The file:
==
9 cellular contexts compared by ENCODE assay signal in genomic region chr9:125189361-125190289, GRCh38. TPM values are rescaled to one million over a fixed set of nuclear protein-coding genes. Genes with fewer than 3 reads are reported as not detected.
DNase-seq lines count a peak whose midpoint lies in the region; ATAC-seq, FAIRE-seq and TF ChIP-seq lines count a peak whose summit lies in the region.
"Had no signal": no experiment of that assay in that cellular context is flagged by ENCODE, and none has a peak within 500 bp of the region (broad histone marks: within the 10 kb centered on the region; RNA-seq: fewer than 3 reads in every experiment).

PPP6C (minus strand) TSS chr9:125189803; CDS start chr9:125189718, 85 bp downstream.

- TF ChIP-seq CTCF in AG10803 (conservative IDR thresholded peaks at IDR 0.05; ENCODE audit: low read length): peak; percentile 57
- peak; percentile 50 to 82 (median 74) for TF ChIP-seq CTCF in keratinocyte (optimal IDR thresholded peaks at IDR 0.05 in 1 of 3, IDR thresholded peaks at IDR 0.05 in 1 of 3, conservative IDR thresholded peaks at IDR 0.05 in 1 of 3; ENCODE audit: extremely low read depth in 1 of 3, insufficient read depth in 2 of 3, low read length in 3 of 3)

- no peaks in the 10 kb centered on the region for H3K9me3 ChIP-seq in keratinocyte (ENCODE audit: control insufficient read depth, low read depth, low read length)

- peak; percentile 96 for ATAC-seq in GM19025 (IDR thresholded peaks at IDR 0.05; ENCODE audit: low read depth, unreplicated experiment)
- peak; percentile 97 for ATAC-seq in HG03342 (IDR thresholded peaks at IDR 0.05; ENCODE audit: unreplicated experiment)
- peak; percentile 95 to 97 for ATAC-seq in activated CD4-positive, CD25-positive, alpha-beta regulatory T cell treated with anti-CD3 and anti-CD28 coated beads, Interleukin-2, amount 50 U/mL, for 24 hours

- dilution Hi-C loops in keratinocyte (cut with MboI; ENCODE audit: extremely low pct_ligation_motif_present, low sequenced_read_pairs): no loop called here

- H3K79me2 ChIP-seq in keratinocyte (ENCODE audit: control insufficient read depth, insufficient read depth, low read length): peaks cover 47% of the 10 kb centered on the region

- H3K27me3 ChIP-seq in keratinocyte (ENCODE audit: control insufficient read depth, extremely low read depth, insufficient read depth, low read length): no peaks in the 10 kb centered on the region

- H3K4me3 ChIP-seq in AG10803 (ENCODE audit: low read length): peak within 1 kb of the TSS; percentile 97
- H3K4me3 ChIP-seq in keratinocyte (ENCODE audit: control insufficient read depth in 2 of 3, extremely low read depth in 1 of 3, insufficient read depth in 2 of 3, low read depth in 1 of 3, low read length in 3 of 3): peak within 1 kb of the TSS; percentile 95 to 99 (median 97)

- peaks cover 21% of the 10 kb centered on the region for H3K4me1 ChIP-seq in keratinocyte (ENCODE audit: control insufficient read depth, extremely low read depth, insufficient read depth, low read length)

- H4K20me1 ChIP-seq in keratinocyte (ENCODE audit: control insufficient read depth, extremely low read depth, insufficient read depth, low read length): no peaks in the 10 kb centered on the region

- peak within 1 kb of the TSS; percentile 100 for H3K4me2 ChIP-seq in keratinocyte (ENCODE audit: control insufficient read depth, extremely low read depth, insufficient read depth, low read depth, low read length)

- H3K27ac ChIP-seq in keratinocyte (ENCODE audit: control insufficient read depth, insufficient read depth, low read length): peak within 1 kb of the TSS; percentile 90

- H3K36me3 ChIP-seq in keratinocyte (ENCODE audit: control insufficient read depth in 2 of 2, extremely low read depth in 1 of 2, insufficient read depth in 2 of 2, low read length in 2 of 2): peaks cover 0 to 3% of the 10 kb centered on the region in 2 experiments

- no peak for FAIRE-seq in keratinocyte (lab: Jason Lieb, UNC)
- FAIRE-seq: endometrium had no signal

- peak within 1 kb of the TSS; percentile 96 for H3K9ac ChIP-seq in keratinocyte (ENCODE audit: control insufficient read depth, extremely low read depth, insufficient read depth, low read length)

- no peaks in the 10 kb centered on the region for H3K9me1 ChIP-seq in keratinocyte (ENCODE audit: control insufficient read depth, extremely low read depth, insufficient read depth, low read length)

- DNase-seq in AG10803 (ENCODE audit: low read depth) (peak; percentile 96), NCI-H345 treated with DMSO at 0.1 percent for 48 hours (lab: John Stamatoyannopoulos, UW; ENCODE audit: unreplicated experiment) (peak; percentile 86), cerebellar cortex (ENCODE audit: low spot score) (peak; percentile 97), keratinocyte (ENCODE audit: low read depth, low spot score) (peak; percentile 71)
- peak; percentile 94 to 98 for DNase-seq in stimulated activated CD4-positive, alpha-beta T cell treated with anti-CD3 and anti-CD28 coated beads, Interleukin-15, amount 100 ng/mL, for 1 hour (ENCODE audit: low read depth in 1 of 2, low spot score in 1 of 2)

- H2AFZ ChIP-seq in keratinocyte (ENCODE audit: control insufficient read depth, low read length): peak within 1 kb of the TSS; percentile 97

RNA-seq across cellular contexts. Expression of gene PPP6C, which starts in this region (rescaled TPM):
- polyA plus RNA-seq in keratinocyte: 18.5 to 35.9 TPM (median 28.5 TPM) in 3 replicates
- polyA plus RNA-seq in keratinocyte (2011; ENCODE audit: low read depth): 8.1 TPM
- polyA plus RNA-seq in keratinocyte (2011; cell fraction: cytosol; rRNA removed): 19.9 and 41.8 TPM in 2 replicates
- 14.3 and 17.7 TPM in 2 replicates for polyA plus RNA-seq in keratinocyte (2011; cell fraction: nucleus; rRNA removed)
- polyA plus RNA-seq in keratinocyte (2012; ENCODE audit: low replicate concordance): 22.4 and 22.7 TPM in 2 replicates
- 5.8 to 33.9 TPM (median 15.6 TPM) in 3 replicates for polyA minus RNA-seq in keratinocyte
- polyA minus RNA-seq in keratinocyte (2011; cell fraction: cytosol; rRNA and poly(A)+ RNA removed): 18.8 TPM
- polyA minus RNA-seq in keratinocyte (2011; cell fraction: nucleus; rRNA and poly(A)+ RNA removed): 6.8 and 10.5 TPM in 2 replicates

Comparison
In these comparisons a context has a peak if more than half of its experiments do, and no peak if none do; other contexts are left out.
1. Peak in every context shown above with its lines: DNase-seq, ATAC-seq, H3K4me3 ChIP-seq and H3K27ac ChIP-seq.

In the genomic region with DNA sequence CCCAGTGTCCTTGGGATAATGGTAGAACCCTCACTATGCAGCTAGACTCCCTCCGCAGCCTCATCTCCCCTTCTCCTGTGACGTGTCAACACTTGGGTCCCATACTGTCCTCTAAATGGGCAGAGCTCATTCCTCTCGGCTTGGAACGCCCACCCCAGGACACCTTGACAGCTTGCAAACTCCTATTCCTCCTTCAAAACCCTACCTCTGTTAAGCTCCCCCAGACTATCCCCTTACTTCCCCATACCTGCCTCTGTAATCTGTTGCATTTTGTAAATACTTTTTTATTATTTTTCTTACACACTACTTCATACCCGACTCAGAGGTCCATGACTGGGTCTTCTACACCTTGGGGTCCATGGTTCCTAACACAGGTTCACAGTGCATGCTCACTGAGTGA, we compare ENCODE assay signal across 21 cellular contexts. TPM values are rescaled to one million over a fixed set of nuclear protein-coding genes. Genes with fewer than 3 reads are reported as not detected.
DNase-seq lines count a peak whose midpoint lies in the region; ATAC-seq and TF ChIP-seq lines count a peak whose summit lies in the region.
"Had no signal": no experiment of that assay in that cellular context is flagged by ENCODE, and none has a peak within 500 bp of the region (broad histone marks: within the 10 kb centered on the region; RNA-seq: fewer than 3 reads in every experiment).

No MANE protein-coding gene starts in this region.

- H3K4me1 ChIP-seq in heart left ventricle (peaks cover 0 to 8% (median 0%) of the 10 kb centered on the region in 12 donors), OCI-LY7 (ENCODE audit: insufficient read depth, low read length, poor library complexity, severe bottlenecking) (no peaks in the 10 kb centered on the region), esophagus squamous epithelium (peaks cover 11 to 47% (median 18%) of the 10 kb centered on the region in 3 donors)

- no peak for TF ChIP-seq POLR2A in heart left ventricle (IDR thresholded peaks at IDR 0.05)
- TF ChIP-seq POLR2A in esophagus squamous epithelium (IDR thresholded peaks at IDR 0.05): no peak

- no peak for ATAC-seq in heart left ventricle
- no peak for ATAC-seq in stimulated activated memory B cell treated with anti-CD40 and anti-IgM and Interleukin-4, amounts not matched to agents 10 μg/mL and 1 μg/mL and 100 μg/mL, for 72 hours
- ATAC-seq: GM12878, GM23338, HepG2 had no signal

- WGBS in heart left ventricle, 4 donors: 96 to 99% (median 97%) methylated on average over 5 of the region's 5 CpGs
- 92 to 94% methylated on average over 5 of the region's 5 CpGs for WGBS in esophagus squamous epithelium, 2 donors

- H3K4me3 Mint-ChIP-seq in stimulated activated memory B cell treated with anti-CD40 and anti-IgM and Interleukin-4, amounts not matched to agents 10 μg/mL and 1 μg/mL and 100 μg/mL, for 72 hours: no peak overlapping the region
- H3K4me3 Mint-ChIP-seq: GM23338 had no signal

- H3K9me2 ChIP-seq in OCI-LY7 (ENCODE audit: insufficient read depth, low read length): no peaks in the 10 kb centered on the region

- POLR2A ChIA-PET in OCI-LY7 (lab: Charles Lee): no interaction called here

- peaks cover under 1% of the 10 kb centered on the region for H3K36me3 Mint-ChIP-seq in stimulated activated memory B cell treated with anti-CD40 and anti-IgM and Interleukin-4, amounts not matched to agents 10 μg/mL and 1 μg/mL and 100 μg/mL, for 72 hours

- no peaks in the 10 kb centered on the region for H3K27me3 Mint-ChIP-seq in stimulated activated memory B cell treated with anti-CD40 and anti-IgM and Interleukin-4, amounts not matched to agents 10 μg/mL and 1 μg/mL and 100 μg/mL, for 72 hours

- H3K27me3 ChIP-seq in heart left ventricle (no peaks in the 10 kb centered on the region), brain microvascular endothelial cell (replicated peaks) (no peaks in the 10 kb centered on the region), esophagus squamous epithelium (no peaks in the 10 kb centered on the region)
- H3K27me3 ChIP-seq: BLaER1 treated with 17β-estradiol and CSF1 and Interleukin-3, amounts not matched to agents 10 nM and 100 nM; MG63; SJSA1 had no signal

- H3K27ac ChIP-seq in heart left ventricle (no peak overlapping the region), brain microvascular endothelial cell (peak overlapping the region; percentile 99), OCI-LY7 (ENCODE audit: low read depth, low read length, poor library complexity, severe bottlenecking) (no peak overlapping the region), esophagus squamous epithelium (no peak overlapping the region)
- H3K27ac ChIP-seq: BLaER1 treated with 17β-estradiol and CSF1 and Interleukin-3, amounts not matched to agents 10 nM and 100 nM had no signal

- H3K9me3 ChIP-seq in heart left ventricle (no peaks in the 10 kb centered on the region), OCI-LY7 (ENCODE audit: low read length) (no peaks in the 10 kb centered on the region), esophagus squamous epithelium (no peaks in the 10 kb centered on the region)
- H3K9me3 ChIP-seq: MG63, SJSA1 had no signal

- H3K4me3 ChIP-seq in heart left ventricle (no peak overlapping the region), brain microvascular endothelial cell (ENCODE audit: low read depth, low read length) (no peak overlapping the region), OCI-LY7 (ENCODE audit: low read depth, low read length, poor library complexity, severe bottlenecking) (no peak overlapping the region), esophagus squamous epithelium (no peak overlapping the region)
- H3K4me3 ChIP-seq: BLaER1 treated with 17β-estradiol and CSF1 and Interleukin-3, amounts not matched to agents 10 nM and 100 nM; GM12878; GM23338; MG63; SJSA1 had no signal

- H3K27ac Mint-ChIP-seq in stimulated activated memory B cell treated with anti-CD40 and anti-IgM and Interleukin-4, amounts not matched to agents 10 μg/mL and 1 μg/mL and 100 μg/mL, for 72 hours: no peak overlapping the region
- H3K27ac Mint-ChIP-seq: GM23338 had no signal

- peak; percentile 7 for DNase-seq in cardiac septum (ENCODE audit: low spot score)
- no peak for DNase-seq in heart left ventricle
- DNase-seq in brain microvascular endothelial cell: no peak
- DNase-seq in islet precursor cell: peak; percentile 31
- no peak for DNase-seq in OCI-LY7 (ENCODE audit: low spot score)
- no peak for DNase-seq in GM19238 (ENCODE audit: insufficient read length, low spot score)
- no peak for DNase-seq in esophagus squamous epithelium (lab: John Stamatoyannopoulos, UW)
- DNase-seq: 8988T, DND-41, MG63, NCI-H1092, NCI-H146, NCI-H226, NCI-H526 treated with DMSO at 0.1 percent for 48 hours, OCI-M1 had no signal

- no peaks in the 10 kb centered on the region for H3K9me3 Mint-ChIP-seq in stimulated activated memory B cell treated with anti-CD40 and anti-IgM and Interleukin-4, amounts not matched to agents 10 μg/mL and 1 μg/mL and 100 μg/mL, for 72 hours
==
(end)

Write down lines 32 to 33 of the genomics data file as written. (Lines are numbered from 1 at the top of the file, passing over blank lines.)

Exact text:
- 14.3 and 17.7 TPM in 2 replicates for polyA plus RNA-seq in keratinocyte (2011; cell fraction: nucleus; rRNA removed)
- polyA plus RNA-seq in keratinocyte (2012; ENCODE audit: low replicate concordance): 22.4 and 22.7 TPM in 2 replicates